Review: Teen Wolf:The Movie Delivers a Spec Script Within an Alternative Universe

By Stacey Yvonne
Originally published on BlackGirlNerds Jan, 23, 2023

While watching Teen Wolf: The Movie, I found myself asking the question: Who is this for? 

I was watching characters that I mostly knew, in a setting I knew all too well, fighting a demon that was instantly familiar, and yet I felt out of place. The plot holes were nonsense and the timeline was wildly inaccurate. So if this movie wasn’t for me, then who was it for? 

As a long time watcher, I had very mixed feelings. I enjoyed new things like Eli Hale and the surprise appearance of Charyote, an engaging ship including Parrish and Malia. But certain fan faves were missing. Their absence was one thing, but the way they were dealt with felt rushed… and petty. I don’t blame the film for not being able to work with the missing actors, but choosing a storyline from the show that directly involved Stiles (Dylan O’Brien) and Kira (Arden Cho) and then completely erasing them from the narrative was a wild choice. 

During the run of the series, Kira was left in the desert and forgotten. Negotiations with Cho to come back for the movie were infamously scrapped. O’Brien declined to come back yet Stiles fares a little better. His absence is mentioned, but there are scenes where his presence was required and not having him there was troubling. There are several flashback montages that are edited to not include even a glimpse of Stiles or Kira, and it felt pointed and hollow.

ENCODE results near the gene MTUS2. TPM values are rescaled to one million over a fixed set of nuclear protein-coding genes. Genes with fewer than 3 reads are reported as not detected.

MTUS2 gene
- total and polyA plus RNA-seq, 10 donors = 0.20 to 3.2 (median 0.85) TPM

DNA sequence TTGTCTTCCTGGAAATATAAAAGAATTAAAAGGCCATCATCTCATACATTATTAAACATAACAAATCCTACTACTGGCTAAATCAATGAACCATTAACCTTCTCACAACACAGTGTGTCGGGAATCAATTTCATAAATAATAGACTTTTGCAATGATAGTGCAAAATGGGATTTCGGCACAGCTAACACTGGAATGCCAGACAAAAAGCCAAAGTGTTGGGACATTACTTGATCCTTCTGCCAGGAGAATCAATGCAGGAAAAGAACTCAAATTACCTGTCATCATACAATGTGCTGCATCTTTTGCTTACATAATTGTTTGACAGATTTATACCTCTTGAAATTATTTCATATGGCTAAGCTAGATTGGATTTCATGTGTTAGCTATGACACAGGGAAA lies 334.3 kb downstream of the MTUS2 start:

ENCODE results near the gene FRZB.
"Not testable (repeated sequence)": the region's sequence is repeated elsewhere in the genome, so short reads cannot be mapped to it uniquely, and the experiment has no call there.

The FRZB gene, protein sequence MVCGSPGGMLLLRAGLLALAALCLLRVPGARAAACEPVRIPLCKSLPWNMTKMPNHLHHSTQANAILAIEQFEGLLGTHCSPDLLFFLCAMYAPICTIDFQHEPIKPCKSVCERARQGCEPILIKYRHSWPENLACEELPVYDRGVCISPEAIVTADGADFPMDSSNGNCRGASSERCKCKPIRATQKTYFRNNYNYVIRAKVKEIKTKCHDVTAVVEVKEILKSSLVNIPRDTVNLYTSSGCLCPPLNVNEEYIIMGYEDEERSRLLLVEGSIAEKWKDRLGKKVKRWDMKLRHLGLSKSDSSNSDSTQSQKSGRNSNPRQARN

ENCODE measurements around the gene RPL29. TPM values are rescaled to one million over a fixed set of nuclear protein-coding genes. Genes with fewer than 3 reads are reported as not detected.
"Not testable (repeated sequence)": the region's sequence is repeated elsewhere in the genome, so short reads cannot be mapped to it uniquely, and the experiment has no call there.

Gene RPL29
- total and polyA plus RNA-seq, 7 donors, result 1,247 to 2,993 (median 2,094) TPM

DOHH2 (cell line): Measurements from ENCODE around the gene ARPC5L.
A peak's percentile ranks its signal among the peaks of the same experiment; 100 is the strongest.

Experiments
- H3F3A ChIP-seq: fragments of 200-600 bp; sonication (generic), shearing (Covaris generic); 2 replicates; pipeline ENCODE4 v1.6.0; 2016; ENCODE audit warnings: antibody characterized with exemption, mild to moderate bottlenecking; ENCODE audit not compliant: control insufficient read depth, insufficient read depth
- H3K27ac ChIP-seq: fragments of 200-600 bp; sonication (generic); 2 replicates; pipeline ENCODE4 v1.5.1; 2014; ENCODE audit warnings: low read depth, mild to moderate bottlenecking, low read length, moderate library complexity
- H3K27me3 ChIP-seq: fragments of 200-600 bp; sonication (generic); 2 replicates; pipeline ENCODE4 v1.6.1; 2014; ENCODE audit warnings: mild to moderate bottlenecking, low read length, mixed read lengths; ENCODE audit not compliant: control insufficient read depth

Arden Cho as Kira Yukimura Teen Wolf
Source: Teen Wolf Wiki

What this means is that the canon — which contains the facts of the world — has to be changed along with the lore. With the Nogitsune back, now we have Oni, who can spare you and take you to the Upside Down, or what is essentially Vecna’s the Nogitsune’s interdimensional lair. 

TEEN WOLF: THE MOVIE: Vince Mattis as Eli Hale in TEEN WOLF: THE MOVIE streaming on Paramount+. Photo: James Dimmock/Paramount+ © 2022 Paramount. All Rights Reserved.

It also means a nonsensical timeline and characters with little background or development. For example, the question of Eli’s mother exists because nothing in canon supports Derek having a child at the time in question. And as enjoyable as Eli is, his lack of backstory is extremely noticeable. As a movie that is a continuation of Teen Wolf the series, Teen Wolf: The Movie falters. As an AU, or story that is held in an alternate yet parallel universe, however, it actually works. It does ask you to start with a blank slate, while also having base level information about the characters. It’s like a really well-written fanfic by someone who has seen the show via clips on YouTube.

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